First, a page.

Sunday, November 16, 2014

Mises’ “Unhampered Market” Fantasy World

A statement by Mises in his explanation of labour markets and what causes demand for labour, and in the context of the Great Depression:
“Wage rates are market phenomena, just as interest rates and commodity prices are. Wage rates are determined by the productivity of labor. At the wage rates toward which the market is tending, all those seeking work find employment and all entrepreneurs find the workers they are seeking. However, the interrelated phenomena of the market from which the ‘static’ or ‘natural’ wage rates evolve are always undergoing changes that generate shifts in wage rates among the various occupational groups. There is also always a definite time lag before those seeking work and those offering work have found one another. As a result, there are always sure to be a certain number of unemployed.

Just as there are always houses standing empty and persons looking for housing on the unhampered market, just as there are always unsold wares in markets and persons eager to purchase wares they have not yet found, so there are always persons who are looking for work. However, on the unhampered market, this unemployment cannot attain vast proportions. Those capable of work will not be looking for work over a considerable period—many months or even years—without finding it.” (Mises 2006 [1931]: 164–165).
This view is hardly unique to Austrian economics of course; many streams of neoclassical theory think labour demand is wholly or mainly a function of the wage rate (and this is why they are obsessed with labour market deregulation and wage flexibility).

The trouble is: it is not true. That is to say, the main cause of demand for labour is aggregate demand for output, and wages rates are very much a secondary phenomenon. Of course, nobody denies that if wage rates get too high, it will probably reduce demand for labour, or that in some markets wage rates might be the determining factor. But in most markets wages are relatively inflexible downwards, and a high degree of wage stickiness is a persistent and omnipresent characteristic of modern advanced economies.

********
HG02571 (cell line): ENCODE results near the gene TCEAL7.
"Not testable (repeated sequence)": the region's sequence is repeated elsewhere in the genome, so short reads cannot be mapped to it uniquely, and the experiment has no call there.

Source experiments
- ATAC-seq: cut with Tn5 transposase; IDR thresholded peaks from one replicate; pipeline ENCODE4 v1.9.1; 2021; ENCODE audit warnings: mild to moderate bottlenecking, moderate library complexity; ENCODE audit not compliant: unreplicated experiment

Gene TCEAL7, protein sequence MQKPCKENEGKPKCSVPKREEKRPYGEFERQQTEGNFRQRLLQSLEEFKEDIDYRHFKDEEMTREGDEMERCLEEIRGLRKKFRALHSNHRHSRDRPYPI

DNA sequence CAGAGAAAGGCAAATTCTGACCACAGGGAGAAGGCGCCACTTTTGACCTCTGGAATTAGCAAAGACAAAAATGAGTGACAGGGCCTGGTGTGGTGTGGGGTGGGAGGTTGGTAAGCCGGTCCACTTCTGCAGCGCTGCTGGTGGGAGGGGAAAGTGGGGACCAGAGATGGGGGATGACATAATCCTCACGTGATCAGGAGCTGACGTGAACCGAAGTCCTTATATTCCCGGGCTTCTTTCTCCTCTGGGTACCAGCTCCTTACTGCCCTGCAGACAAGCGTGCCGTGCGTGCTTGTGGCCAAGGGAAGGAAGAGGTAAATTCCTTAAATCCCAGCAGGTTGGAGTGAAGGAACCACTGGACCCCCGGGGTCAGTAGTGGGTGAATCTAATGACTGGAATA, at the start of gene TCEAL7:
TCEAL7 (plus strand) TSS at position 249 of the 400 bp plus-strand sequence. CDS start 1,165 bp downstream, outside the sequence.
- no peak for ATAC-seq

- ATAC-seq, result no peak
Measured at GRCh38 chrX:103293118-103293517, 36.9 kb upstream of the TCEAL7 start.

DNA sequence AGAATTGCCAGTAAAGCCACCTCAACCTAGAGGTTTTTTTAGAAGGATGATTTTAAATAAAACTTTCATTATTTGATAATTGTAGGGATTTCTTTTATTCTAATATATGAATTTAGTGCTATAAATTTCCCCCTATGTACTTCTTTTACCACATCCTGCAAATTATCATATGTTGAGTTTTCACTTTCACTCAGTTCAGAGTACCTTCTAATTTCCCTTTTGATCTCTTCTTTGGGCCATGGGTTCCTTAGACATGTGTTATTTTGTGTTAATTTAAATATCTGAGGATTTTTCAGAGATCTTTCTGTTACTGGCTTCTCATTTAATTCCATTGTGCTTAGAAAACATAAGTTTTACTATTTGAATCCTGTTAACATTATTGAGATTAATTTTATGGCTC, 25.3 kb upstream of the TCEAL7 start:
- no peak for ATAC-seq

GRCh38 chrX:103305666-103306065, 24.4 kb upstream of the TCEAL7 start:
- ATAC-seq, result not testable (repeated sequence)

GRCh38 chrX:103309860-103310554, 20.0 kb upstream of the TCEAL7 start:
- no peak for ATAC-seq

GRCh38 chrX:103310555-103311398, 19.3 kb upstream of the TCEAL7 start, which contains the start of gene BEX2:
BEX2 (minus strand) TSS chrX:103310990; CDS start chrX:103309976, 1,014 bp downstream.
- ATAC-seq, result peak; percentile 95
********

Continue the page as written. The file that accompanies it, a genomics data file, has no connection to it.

The empirical evidence that has accumulated over the years shows that people in general object to having their nominal wages cut, and workers are not generally, nor do they tend to be, paid their marginal labour product. In fact, very often workers simply do not know what their marginal product even is, and managers/employers find it difficult to calculate it (Bewley 1999: 82, 407). In many cases, such as when output is produced by a large number of workers with different roles, it is probably not even possible to calculate the marginal labour product of an individual worker.

But it is worse than this, because there is a great deal of evidence that even managers and capitalists often dislike pay cuts. Recent studies suggest that employers avoid pay cuts because they diminish workers’ morale, and then falling morale reduces productivity, amongst many other reasons (Bewley 1999; see a nice summary of Bewley’s work on wages here). There is even evidence that by the late 19th century downwards nominal wage rigidity was already a serious fact of life in the American manufacturing sector (Hanes 1993). This type of significant wage stickiness has clearly been around for a long time, and certainly it existed in the golden age of capitalism (1946–1973), yet in that period unemployment was historically low and it was not due to wage rates adjusting rapidly to allegedly clear labour markets.